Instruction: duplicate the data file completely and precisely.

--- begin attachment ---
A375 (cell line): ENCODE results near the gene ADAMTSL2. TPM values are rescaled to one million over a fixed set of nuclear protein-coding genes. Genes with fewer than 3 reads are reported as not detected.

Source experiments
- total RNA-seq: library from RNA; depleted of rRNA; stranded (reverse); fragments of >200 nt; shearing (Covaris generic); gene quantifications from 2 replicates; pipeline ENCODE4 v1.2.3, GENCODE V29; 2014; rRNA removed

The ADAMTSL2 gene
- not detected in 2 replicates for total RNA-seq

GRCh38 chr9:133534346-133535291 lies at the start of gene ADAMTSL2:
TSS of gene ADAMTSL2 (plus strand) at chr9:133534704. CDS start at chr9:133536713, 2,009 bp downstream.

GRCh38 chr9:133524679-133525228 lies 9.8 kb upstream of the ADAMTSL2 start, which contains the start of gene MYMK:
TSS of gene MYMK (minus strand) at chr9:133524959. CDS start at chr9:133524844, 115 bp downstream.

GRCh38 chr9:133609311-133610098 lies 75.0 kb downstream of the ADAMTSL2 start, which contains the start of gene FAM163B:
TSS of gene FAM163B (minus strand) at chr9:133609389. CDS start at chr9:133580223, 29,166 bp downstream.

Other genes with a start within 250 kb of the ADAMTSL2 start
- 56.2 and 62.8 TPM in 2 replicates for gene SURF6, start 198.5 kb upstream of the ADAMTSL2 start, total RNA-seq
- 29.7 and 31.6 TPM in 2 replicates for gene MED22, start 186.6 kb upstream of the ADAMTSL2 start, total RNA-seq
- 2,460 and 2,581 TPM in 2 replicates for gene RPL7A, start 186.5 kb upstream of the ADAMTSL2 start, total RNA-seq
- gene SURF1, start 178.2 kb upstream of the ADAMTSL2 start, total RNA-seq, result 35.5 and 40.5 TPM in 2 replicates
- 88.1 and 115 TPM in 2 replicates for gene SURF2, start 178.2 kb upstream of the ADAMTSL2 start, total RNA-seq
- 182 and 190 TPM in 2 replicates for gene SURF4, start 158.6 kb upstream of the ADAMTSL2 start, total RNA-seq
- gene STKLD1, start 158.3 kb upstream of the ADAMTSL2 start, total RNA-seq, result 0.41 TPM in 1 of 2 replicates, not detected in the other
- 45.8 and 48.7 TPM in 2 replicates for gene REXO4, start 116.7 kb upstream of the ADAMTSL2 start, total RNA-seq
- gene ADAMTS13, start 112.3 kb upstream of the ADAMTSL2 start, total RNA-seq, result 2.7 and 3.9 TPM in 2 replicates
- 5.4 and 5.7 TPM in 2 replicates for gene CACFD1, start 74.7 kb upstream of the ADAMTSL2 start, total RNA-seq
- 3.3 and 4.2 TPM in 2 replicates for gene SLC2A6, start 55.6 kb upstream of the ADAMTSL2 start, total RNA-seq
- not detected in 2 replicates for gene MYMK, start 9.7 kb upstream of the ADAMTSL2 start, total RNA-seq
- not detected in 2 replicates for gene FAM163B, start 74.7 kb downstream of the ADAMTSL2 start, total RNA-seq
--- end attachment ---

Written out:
A375 (cell line): ENCODE results near the gene ADAMTSL2. TPM values are rescaled to one million over a fixed set of nuclear protein-coding genes. Genes with fewer than 3 reads are reported as not detected.

Source experiments
- total RNA-seq: library from RNA; depleted of rRNA; stranded (reverse); fragments of >200 nt; shearing (Covaris generic); gene quantifications from 2 replicates; pipeline ENCODE4 v1.2.3, GENCODE V29; 2014; rRNA removed

The ADAMTSL2 gene
- not detected in 2 replicates for total RNA-seq

GRCh38 chr9:133534346-133535291 lies at the start of gene ADAMTSL2:
TSS of gene ADAMTSL2 (plus strand) at chr9:133534704. CDS start at chr9:133536713, 2,009 bp downstream.

GRCh38 chr9:133524679-133525228 lies 9.8 kb upstream of the ADAMTSL2 start, which contains the start of gene MYMK:
TSS of gene MYMK (minus strand) at chr9:133524959. CDS start at chr9:133524844, 115 bp downstream.

GRCh38 chr9:133609311-133610098 lies 75.0 kb downstream of the ADAMTSL2 start, which contains the start of gene FAM163B:
TSS of gene FAM163B (minus strand) at chr9:133609389. CDS start at chr9:133580223, 29,166 bp downstream.

Other genes with a start within 250 kb of the ADAMTSL2 start
- 56.2 and 62.8 TPM in 2 replicates for gene SURF6, start 198.5 kb upstream of the ADAMTSL2 start, total RNA-seq
- 29.7 and 31.6 TPM in 2 replicates for gene MED22, start 186.6 kb upstream of the ADAMTSL2 start, total RNA-seq
- 2,460 and 2,581 TPM in 2 replicates for gene RPL7A, start 186.5 kb upstream of the ADAMTSL2 start, total RNA-seq
- gene SURF1, start 178.2 kb upstream of the ADAMTSL2 start, total RNA-seq, result 35.5 and 40.5 TPM in 2 replicates
- 88.1 and 115 TPM in 2 replicates for gene SURF2, start 178.2 kb upstream of the ADAMTSL2 start, total RNA-seq
- 182 and 190 TPM in 2 replicates for gene SURF4, start 158.6 kb upstream of the ADAMTSL2 start, total RNA-seq
- gene STKLD1, start 158.3 kb upstream of the ADAMTSL2 start, total RNA-seq, result 0.41 TPM in 1 of 2 replicates, not detected in the other
- 45.8 and 48.7 TPM in 2 replicates for gene REXO4, start 116.7 kb upstream of the ADAMTSL2 start, total RNA-seq
- gene ADAMTS13, start 112.3 kb upstream of the ADAMTSL2 start, total RNA-seq, result 2.7 and 3.9 TPM in 2 replicates
- 5.4 and 5.7 TPM in 2 replicates for gene CACFD1, start 74.7 kb upstream of the ADAMTSL2 start, total RNA-seq
- 3.3 and 4.2 TPM in 2 replicates for gene SLC2A6, start 55.6 kb upstream of the ADAMTSL2 start, total RNA-seq
- not detected in 2 replicates for gene MYMK, start 9.7 kb upstream of the ADAMTSL2 start, total RNA-seq
- not detected in 2 replicates for gene FAM163B, start 74.7 kb downstream of the ADAMTSL2 start, total RNA-seq